Polar treats

just a few worth finding ,

NGC 40 – Bow Tie Nebula

The planetary nebula NGC 40, sometimes referred to as the “Bow tie” nebula, is located in Cepheus.
NGC 40 was discovered by William Herschel on November 25th, 1788. It is a spectacular object! This planetary is a bright (magnitude 10.7), slightly oval-shaped disk, 48″ across, with a conspicuous magnitude 11.5 central star. Brighter areas along the eastern and western edges mimic the appearance of the polar caps of Mars. The western “cap” seems to run off the disk. The “polar cap” effect is only visible on the best of nights.
NGC 40 is composed of hot gas around a dying star. The central star has ejected its outer layer which has left behind a hot, white dwarf core with a surface temperature about 50,000 degrees Celsius; radiation from this star heats the outer layers to about 10,000 degrees.
NGC 40 is about 3,500 light years away, and about one light-year across. About 30,000 years from now, NGC 40 will fade away, leaving only a white dwarf star approximately the size of Earth. This appeared bright , even in a TAL 100.

 

NGC 188, “The Ancient One” in Cepheus.

Ninth magnitude NGC 188 is one of the oldest known open clusters. Its estimated age, 9 billion years, is about that of the youngest globular clusters. NGC 188’s brightest stars, 12th to 13th magnitude objects, are yellow class III giants with spectra of G8 to K4. The cluster completely lacks white main sequence stars.

NGC 188 was discovered by John Herschel on November 3, 1831 and cataloged as h 34 in his 1833 catalog. This object subsequently became GC 92 in his 1864 General Catalogue, and finally NGC 188 in Dreyer’s NGC.
This cluster is within 5 degrees of the north celestial pole. It is moderately faint, with a combined magnitude of 8.1. Three dozen pinpoint stars resolve in a rich, concentrated background glow spanning a 14′ area. NGC 188 is a nice but faint, round cluster of fifty to sixty 12th to 15th magnitude stars twinkling in and out of resolution against a granular background. Several dark gaps lie west of the cluster’s center. Several wide star-pairs stand out.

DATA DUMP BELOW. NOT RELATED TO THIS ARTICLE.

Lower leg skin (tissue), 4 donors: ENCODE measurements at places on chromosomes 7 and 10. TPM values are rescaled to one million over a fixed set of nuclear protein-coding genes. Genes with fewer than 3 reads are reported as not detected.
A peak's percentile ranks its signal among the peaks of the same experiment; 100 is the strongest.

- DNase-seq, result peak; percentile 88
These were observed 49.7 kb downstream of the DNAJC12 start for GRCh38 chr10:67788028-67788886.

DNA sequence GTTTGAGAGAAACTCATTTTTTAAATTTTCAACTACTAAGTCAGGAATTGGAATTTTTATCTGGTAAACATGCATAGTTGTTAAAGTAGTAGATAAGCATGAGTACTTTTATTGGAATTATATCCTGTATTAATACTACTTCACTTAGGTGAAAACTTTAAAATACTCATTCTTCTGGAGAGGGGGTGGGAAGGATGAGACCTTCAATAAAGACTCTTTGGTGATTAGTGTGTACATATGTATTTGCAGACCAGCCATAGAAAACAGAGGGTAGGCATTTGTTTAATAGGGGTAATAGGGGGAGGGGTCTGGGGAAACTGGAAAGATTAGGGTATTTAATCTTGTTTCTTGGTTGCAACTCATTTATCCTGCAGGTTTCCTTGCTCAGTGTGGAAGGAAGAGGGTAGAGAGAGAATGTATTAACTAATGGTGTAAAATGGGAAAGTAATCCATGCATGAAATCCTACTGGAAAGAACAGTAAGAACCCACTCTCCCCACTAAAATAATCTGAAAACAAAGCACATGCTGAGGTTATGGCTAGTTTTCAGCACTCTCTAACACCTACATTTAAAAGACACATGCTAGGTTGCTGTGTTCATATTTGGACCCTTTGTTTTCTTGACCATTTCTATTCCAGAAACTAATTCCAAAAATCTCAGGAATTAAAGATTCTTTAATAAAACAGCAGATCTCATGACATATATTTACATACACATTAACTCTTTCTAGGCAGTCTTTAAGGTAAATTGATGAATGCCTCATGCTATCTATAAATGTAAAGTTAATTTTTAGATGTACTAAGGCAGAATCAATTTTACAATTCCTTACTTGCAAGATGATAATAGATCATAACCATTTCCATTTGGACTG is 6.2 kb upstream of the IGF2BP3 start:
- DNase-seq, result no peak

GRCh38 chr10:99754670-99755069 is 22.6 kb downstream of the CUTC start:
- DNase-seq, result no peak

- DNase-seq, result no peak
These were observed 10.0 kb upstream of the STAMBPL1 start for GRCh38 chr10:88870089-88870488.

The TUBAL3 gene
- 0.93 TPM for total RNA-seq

Unlike most open clusters that drift apart after a few million years because of the gravitational interaction of our galaxy, NGC 188 lies far above the plane of the galaxy. NGC 188 is at an estimated distance of 5,000 light year, putting it slightly above the Milky Way’s disc, and further from the center of the galaxy than the Sun.
NGC 1888 is over 5 billion years, and is one of the most ancient open clusters known in our Galaxy. It consists of about 120 stars; the hottest main sequence star is of spectral type F2 V, while the 10 brightest stars are yellow giants of spectral types G8 III to K4 III. These have apparent magnitudes of about 12 to 14, corresponding to absolute magnitudes of +0 to +2. I’m very much drawn to the obscure and unique targets , such as NGC2419 and the Methuselah Star in Libra, this joins those ranks.

Dont forget , the bright “Cat’s Eye” nebula in Draco, NGC 6543,

Nick.

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